As he prepares to lead his side against arch rivals Pakistan in the Champions trophy, Virat Kohli must take a moment to look back at his journey so far. It has already been an incredible career for the swashbuckling batsman from Delhi. From a boy who flipped the bird to the Sydney crowd, to now the premier batsman and captain of the Indian team, Virat Kohli has indeed come a long way. And in a recent interview, Virat Kohli credits Anushka Sharma for influencing his life in a positive manner.
The Indian skipper mentioned how Anushka’s influence has made him a much more calm and stable person. He has given her the credit for making him more of a feminist in recent years, while she is also completely responsible for his new found compassion towards animals.
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All this and much more, as Kohli speaks about Anushka, his father and playing against Australia.
“I feel you have to be competitive no matter what. If you are not competitive in your body language and energy, there’s no point playing the sport and representing your country.”
“I like playing against Australia because it’s very hard for them to stay calm. I don’t mind an argument on the field and it really excites me and brings the best out of me and they don’t seem to be learning the lesson.”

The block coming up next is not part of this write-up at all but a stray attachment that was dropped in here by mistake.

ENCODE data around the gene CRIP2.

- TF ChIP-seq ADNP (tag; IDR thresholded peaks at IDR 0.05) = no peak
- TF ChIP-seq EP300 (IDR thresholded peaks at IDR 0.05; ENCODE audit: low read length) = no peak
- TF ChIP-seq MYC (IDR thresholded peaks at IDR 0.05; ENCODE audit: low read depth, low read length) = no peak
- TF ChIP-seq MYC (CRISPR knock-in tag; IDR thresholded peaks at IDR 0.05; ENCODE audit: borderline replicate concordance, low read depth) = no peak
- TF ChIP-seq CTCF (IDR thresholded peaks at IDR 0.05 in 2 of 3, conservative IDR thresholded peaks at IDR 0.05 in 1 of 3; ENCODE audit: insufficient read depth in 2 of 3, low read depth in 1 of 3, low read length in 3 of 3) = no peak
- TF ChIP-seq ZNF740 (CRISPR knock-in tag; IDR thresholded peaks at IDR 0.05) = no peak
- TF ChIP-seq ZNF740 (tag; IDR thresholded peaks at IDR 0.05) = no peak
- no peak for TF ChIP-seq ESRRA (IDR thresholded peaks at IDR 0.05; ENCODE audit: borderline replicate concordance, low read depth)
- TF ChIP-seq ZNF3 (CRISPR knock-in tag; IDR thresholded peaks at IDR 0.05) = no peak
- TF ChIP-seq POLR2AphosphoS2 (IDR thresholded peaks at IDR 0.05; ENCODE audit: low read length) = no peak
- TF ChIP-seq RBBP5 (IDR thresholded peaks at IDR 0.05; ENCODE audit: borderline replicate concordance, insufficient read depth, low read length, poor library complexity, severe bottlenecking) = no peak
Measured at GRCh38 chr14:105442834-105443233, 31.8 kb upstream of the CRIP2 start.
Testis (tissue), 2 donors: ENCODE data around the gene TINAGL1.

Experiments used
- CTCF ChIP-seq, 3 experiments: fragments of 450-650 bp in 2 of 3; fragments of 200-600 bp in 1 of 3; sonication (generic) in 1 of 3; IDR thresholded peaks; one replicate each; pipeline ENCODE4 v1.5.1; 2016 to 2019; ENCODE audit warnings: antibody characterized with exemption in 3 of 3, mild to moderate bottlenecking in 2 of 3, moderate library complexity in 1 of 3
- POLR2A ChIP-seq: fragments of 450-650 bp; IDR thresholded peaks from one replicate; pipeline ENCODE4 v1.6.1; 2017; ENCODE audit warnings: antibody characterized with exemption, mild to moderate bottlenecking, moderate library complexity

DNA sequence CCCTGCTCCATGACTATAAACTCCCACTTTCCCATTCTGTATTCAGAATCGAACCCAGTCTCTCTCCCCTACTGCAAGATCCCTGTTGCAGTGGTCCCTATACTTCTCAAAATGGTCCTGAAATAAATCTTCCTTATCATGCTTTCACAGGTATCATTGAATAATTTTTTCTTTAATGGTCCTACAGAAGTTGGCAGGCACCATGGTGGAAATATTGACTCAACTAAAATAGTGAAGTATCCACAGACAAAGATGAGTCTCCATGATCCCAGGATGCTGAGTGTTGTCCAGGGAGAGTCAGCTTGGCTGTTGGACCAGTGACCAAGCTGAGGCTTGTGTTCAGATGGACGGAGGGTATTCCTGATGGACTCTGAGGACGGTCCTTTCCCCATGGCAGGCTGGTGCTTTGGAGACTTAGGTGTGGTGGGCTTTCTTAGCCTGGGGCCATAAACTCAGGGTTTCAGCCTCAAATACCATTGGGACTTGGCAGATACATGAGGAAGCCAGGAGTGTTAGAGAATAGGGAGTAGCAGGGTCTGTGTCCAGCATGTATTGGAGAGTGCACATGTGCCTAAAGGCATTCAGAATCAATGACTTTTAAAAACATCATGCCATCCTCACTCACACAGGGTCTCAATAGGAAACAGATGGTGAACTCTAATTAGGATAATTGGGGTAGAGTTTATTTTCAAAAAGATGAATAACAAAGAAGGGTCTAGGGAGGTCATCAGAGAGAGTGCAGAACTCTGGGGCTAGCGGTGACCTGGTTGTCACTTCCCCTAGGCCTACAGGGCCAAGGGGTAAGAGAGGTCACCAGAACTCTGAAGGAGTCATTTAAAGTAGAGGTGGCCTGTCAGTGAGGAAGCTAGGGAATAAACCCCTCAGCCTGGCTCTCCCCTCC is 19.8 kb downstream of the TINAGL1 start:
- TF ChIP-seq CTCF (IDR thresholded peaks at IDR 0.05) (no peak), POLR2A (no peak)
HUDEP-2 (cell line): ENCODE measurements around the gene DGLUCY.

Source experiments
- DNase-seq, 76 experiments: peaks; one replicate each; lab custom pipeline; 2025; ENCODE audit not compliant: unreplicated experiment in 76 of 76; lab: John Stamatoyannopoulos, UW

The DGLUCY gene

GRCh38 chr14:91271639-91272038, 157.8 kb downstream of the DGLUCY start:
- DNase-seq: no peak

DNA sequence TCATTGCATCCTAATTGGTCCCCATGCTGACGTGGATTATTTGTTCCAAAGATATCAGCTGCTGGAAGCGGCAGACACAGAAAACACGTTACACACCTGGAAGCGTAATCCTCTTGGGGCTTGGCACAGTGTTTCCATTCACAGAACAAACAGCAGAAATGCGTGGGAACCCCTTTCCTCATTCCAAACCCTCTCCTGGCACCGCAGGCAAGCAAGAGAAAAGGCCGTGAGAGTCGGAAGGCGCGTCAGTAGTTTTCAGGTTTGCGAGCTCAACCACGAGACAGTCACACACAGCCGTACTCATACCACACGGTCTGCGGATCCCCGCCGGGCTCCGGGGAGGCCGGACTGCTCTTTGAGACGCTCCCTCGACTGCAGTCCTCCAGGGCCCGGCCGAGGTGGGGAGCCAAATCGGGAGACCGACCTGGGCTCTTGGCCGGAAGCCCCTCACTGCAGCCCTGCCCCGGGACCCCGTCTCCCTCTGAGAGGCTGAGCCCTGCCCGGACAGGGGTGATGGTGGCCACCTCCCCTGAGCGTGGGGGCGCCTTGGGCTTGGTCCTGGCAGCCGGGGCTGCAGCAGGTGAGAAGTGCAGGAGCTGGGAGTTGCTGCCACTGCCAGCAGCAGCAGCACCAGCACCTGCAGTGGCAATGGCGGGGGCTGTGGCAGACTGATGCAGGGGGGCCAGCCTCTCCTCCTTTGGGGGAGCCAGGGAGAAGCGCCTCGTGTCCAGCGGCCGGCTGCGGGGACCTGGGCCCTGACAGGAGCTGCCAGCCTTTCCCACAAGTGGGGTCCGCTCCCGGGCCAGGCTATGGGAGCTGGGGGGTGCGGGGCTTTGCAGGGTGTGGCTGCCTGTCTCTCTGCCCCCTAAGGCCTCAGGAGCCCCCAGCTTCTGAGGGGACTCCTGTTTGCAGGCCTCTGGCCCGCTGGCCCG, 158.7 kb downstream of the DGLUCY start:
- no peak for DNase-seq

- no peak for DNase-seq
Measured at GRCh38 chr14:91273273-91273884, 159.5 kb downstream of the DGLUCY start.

“I have always been fond of animals, but I never had the compassion and love that I feel now, and that’s mainly because of Anushka. She has changed the way I see these things, and the way I think about animals; now I’ve genuinely started feeling this deep love for them.”
“I strongly feel that if something needs to be addressed, I will go out and say it. I’m doing a particular thing in my life with my profession and suddenly I find myself in a place where people are listening to what I have to say. And I feel once you have the chance to even influence five people, you should voice your opinion for the things that need to be addressed. You need to be brave about the things you want to take up.”
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“People are very chauvinistic in this country. I certainly wasn’t aware of that growing up, to be honest. But I have started to see myself as a feminist.”
“The intolerance I see… many people don’t even know that they are intolerant, and many of them don’t want to change. At some point, it becomes a personal choice, and I would definitely want to think about life from the side of the woman. Everyone should be a feminist.”
“My father, my brother, my mum… they took me to every single game, every single practice. They would come and watch me play everywhere, in all kinds of places. At one time, I used to practise seven days a week, and my father or my brother would always be there at every session, and they did this till I was grown up enough to go alone.”